NEW YORK (GenomeWeb News) – An individual’s epigenome can shift over time — and the direction and magnitude of that shift seems to be at least partly heritable, new research suggests.
In a paper appearing in today’s issue of the Journal of the American Medical Association, an international team of researchers used two prospective studies to assess changes in hundreds of individuals’ epigenetics — specifically their total DNA methylation — over a decade or more. In each case they found changes in many individuals’ total DNA methylation over time. But the direction and extent of that change varied between individuals while families tended to share methylation trends, suggesting some epigenetic traits are inherited.
Epigenetics, in general, refers to processes that can lead to differential expression of an identical stretch of DNA at different times and/or in different environments. This can be a consequence of processes such as DNA methylation, histone modification, chromatin folding or other changes that modify DNA or DNA-protein interactions.
These epigenetic markers can vary from one individual to the next and from tissue to tissue. It is thought that epigenetics can also reflect environmental exposures and other changes in the body. Even so, just how each person’s epigenome changes with time, if at all, remains poorly understood.
To understand this better, senior author Andrew Feinberg, an oncologist, molecular biologist, and geneticist at Johns Hopkins University, led a team of American, Icelandic, and Swedish researchers studying two groups of people: one in Iceland and another in the United States.
In the first study, the team focused on 111 individuals between the ages of 70 and 82 years old who were participating in Iceland’s Age, Gene/Environment Susceptibility, or AGES-Reykjavik, Study, an offshoot of the Reykjavik Heart Study. This included 61 participants for whom large DNA samples were available, along with 50 participants who had survived various types of cancer.
The researchers isolated DNA from blood samples taken from each individual in 1991 and again more than a decade later (between 2002 and 2005). They then compared each person’s total DNA methylation at each sample time using a luminometric methylation assay.
Some 63 percent of participants had a five percent or greater change in methylation between sampling times. About half of these had increased methylation over time, while the total methylation decreased in the other half. Roughly 30 percent had a ten percent or greater overall change in methylation. Eight percent showed larger changes of 20 percent or more.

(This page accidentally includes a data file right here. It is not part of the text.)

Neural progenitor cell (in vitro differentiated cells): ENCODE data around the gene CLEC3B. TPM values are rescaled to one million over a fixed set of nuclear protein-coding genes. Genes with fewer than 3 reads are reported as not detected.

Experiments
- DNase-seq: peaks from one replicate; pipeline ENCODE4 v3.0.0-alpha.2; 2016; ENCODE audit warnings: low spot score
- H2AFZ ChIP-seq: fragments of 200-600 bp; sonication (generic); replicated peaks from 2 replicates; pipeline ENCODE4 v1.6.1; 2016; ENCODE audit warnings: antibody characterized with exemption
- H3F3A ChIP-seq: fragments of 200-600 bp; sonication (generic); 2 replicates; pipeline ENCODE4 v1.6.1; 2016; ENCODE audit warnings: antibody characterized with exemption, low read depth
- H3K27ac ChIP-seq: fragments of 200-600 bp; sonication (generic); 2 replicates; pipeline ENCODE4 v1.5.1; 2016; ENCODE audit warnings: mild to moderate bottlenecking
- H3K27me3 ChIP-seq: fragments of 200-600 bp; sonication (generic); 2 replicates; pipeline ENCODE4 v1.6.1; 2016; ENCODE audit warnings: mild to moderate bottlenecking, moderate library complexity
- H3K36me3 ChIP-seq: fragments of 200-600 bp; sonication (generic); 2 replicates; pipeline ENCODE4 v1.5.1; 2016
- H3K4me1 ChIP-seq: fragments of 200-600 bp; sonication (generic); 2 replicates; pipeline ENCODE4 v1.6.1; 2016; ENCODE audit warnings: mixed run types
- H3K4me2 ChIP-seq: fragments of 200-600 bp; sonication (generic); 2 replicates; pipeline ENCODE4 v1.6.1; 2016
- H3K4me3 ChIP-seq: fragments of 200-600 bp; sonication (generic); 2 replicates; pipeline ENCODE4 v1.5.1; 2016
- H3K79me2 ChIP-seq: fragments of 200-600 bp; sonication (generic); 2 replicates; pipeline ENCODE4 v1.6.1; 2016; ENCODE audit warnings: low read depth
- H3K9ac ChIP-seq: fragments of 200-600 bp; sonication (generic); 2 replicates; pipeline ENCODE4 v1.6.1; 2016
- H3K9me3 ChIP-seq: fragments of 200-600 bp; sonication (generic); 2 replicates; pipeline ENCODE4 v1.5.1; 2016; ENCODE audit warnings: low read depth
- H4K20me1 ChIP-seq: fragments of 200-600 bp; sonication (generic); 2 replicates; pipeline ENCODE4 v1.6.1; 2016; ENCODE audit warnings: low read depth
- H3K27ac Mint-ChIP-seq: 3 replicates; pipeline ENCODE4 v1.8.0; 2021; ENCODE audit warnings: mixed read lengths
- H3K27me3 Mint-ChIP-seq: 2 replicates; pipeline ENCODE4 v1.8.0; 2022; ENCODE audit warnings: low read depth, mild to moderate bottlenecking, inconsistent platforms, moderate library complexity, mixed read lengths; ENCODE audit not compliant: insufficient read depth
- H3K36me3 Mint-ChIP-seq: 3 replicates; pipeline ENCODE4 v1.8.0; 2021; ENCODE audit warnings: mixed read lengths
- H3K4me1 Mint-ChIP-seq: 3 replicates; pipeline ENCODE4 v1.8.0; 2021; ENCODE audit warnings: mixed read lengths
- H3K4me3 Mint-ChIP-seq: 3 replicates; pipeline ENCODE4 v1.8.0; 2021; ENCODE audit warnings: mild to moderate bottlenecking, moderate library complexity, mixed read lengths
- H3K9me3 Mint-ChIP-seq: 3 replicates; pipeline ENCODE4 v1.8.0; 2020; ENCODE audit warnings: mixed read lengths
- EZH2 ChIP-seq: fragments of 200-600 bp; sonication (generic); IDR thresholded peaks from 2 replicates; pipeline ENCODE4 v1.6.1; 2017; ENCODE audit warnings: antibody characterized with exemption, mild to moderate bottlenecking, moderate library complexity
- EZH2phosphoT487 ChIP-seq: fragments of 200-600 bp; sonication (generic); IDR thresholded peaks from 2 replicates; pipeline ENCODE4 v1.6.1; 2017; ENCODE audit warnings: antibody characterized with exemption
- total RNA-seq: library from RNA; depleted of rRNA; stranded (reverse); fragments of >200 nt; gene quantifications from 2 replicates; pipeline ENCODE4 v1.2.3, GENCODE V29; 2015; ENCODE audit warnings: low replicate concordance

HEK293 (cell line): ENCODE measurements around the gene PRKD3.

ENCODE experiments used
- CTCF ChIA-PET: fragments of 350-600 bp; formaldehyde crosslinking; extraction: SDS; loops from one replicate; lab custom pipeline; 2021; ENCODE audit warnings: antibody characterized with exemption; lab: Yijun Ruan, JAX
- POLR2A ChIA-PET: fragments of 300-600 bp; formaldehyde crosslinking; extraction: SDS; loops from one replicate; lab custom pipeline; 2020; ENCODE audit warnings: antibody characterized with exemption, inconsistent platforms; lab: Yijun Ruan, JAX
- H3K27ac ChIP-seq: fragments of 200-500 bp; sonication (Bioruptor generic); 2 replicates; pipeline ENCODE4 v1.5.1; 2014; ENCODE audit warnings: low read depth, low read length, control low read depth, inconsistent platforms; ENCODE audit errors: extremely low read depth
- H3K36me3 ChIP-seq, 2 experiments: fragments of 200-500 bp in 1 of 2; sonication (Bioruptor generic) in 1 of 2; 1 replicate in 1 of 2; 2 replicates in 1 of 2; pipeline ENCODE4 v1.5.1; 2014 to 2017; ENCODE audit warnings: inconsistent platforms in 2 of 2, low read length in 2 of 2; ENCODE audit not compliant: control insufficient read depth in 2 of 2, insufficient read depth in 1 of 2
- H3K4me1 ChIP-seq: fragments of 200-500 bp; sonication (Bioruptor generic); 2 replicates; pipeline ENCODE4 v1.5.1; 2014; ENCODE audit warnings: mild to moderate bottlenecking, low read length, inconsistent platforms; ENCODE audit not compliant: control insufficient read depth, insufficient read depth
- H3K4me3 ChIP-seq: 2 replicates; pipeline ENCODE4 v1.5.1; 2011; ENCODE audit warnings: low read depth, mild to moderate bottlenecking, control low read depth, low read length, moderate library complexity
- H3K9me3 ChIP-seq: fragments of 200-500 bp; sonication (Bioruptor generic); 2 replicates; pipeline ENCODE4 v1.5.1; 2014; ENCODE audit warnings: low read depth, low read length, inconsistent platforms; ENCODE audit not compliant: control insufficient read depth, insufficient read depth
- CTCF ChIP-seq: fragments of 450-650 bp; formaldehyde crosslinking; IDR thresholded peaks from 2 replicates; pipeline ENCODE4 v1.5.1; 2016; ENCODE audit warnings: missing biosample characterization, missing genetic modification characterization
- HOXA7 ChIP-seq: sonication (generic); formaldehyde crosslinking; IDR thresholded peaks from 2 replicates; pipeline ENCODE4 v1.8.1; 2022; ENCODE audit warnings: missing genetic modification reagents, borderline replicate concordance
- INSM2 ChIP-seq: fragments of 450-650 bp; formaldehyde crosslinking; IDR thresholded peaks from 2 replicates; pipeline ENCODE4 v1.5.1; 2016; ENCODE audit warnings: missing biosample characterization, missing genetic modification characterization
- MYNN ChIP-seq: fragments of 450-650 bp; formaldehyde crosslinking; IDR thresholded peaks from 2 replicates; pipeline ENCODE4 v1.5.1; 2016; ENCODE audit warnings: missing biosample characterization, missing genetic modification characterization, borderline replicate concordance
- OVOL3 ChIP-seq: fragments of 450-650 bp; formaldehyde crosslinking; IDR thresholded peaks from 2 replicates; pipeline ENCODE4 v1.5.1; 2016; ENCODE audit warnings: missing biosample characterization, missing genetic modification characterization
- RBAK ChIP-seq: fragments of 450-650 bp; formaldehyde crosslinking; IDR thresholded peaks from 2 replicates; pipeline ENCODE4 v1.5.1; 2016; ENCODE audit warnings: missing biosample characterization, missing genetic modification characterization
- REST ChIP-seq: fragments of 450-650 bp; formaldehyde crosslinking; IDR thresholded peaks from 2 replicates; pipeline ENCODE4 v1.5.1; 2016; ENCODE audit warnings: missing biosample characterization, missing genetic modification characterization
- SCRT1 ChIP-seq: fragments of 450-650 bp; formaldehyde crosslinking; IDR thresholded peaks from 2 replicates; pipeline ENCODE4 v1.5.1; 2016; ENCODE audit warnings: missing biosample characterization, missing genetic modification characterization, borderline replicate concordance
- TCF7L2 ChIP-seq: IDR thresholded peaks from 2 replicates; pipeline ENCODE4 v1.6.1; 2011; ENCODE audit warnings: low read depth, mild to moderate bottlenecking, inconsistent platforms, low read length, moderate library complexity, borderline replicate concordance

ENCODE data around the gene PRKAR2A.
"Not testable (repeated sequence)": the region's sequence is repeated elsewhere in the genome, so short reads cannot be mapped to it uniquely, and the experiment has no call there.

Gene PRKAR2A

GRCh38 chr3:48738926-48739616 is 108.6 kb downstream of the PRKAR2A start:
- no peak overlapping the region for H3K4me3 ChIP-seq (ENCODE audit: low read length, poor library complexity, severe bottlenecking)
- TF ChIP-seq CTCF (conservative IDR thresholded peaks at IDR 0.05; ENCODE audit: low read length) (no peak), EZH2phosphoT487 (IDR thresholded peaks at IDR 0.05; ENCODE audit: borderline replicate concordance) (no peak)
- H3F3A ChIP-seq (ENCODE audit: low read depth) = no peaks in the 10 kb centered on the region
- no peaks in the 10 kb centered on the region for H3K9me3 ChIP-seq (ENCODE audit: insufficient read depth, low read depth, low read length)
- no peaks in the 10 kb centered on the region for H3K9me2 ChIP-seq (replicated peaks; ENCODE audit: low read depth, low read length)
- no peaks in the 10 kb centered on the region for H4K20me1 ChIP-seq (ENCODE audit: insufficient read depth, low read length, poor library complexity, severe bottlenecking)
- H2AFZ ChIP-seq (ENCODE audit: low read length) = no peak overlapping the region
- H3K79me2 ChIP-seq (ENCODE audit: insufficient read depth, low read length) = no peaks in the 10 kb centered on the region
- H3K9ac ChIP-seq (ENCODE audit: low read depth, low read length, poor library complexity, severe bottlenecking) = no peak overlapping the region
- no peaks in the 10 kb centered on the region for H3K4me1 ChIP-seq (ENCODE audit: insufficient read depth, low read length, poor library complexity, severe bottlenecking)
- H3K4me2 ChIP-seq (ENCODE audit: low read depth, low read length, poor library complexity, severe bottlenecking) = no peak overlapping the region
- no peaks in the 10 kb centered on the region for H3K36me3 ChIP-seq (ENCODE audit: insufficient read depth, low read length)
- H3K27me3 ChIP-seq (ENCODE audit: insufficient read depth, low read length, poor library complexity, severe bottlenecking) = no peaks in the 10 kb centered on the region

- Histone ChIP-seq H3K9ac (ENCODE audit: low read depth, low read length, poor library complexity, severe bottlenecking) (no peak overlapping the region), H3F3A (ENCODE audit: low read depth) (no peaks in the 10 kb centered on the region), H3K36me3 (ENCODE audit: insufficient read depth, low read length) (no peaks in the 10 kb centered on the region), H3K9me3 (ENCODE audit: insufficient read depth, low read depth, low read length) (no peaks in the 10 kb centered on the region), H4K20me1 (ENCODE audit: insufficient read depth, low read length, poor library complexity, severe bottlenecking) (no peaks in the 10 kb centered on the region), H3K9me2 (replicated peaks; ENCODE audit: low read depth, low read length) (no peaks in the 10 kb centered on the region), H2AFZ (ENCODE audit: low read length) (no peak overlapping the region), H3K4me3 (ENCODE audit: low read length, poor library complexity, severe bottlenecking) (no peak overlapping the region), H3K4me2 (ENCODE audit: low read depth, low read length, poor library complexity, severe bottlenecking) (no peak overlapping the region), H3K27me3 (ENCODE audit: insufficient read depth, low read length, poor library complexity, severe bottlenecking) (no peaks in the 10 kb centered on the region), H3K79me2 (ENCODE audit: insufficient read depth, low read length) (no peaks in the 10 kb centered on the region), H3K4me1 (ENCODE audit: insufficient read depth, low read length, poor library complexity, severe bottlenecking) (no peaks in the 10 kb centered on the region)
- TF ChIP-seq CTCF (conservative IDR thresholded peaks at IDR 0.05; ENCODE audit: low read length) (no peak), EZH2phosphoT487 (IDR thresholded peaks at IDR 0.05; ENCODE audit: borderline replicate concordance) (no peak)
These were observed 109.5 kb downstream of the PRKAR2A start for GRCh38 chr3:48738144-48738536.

In an effort to verify these methylation changes — and look at whether epigenetic patterns are heritable — the researchers assessed total methylation in samples from 126 individuals between the ages of five and 72 years old from 21 families in Utah. They sampled the individuals first between 1982 and 1985 and again after an average of 16 years, between 1997 and 2005.
The team also assessed the methylation of 807 genes at 1505 CpG loci in a subset of 41 individuals who showed the greatest loss or gain in DNA methylation using the Illumina GoldenGate Methylation Solution.
Again, methylation patterns varied from one individual to the next. But there were also distinct patterns within families. Related individuals tended to cluster based on whether total methylation went up or down over time. In some cases the extent of total methylation change was similar between members of the same family.
In the most extreme example, the researchers found five related individuals with methylation that decreased by more than 30 percent, particularly for genes related to immunological functions.
The results are surprising given previous research by others indicating that DNA methylation levels are stable over time. For their part, Feinberg and his co-workers argued that previous analyses have overlooked methylation changes by averaging methylation across individuals, since some individuals’ methylation increases while others’ decreases.
“[O]ur data suggest considerable inter-individual age variation, with differences accruing over time within individuals that would be missed by group averaging,” the authors wrote.
Because the inappropriate loss or gain of methylation could lead to problems in the cell, including cancer, the researchers noted, more work is necessary to understand the consequences of familial and individual methylation changes, if any.
“We still haven’t concretely figured out what this means for health and disease, but as an epidemiologist, I think this is very interesting, since epigenetic changes could be an important link between environment, aging, and genetic risk for disease,” Johns Hopkins researcher Daniele Fallin, an author on the paper, said in a statement.
“Inappropriate methylation levels can contribute to disease — too much might turn necessary genes off, too little might turn genes on at the wrong time or in the wrong cell,” author Vilmundur Gudnason, a cardiovascular researcher at the University of Iceland and director of the Icelandic Association’s Heart Preventive Clinic and Research Institute, added in a statement.